David Heinemeier Hansson

March 1, 2023

The simplest thing that could possibly work

I'm a programming child of the agile software movement. Just as I was starting out, Kent Beck published Extreme Programming Explained in 2000. It was a revelation. I had just enough exposure to Big Upfront Design and waterfall methodologies to appreciate what a monumental shift this was. Beck's methodology x-rayed the ills of the traditional approach, and made the terminal diagnosis crystal clear.

But what really attracted me to Beck's vision of software development was the irreverent insistence on practicality. There was plenty of vision, plenty of principles, but they all lead to running code. In the battle for software development's soul, Beck was formulating the war cry for a rebel army tired of going in circles from commands up high.

XP was of course just one expression of a larger set of ideals. Other prominent thinkers were onto the same paradigm shift, and in 2001 many of them got together to publish The Agile Manifesto. Including several personal programming heroes of mine, like Ward Cunningham, Martin Fowler, and Dave Thomas. The points that still make my brain sparkle are "individuals over processes" and "working software over comprehensive documentation". Take me to church!

Beck took these lofty ideals, though, and again made them more practical still. Two expressions of that was the simplest thing that could possibly work and you aren't gonna need it. To this day, these are the mottos that move all my programming work forward. It's so easy to get lost in sentiments like "but wouldn't it be nice if..." and "we'll probably also need...". You need pithy mental antidotes at the ready to provide a counter.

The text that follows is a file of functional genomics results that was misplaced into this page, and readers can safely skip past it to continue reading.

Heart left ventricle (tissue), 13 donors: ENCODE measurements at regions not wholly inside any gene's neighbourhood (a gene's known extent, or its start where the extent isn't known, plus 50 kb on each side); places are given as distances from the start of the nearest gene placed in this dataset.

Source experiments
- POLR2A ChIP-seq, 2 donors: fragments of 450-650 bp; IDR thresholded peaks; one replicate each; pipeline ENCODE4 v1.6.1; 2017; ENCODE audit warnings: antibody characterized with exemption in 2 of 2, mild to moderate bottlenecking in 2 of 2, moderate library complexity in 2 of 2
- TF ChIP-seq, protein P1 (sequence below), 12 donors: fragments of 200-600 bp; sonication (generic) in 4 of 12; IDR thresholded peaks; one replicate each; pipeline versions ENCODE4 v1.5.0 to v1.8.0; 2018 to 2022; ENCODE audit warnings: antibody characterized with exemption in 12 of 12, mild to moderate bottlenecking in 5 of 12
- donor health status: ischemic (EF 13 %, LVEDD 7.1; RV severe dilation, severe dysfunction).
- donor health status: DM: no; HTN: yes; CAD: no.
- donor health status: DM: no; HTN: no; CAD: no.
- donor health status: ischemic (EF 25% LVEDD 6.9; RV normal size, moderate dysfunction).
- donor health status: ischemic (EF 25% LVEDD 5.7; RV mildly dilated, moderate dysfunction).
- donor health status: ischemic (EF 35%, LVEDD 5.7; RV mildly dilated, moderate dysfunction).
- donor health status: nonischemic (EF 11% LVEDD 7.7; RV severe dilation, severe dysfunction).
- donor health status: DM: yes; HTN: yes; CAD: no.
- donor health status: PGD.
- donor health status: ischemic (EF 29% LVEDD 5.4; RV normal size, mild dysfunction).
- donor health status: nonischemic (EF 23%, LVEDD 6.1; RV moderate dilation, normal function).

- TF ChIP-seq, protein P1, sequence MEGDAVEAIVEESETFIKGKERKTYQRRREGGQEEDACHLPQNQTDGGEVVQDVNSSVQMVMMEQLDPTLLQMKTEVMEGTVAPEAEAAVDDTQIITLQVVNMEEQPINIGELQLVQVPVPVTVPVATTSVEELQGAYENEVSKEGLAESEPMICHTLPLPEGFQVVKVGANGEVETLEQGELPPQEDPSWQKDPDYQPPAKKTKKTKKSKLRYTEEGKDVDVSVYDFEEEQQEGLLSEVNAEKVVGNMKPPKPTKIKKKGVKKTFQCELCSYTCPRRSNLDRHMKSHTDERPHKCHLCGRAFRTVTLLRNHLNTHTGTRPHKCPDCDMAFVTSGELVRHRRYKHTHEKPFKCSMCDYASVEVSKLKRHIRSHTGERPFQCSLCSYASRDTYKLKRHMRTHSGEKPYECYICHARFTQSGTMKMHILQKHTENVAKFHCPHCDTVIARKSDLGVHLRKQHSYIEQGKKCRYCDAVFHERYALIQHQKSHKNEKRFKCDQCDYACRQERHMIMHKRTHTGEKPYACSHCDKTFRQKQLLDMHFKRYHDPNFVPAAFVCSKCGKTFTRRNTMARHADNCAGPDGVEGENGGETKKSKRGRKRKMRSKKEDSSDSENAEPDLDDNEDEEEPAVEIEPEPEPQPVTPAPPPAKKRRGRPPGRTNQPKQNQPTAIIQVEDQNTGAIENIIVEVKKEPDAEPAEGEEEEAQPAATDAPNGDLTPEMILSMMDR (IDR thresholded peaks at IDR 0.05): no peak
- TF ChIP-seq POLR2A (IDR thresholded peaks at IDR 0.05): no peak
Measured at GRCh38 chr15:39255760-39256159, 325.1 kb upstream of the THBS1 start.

What I've later also come to appreciate is how well these mottos pair with a cultivated strain of ignorance, if you want to tackle existing problems from first principles. It took being an outsider to J2EE to pursue Ruby on Rails. And being an outsider to JavaScript to chase Hotwire. And now, again, being an outsider to Kubernetes to sail with Kamal. It's easier to break the paradigms if you're not enmeshed in them on the daily.

But even when you're not busting paradigms, these mottos are paramount. It's how you go from nothing to working software in days, not weeks or months. By cutting straight to the chase for the epicenter of the solution. I'm seeing that in action now as we're working on a new product, and marveling at how quickly we've gone from concept to code.

Yet it always seems to be a struggle to stick with this intent. Like human nature is primed to dwell on all potentialities vs the activating the instinct for action. So the mottos help.

If you haven't yet read Beck's seminal work, I strongly encourage you to do so. Whether XP as a complete methodology is right for you is irrelevant. The mere audacity of the prescriptions will expand your horizon. And your eyes will be trained to look for the simplest thing that could possibly work. Few changes in perspective will unlock that hallowed 10x potential like this.

About David Heinemeier Hansson

Made Basecamp and HEY for the underdogs as co-owner and CTO of 37signals. Created Ruby on Rails. Wrote REWORK, It Doesn't Have to Be Crazy at Work, and REMOTE. Won at Le Mans as a racing driver. Fought the big tech monopolies as an antitrust advocate. Invested in Danish startups.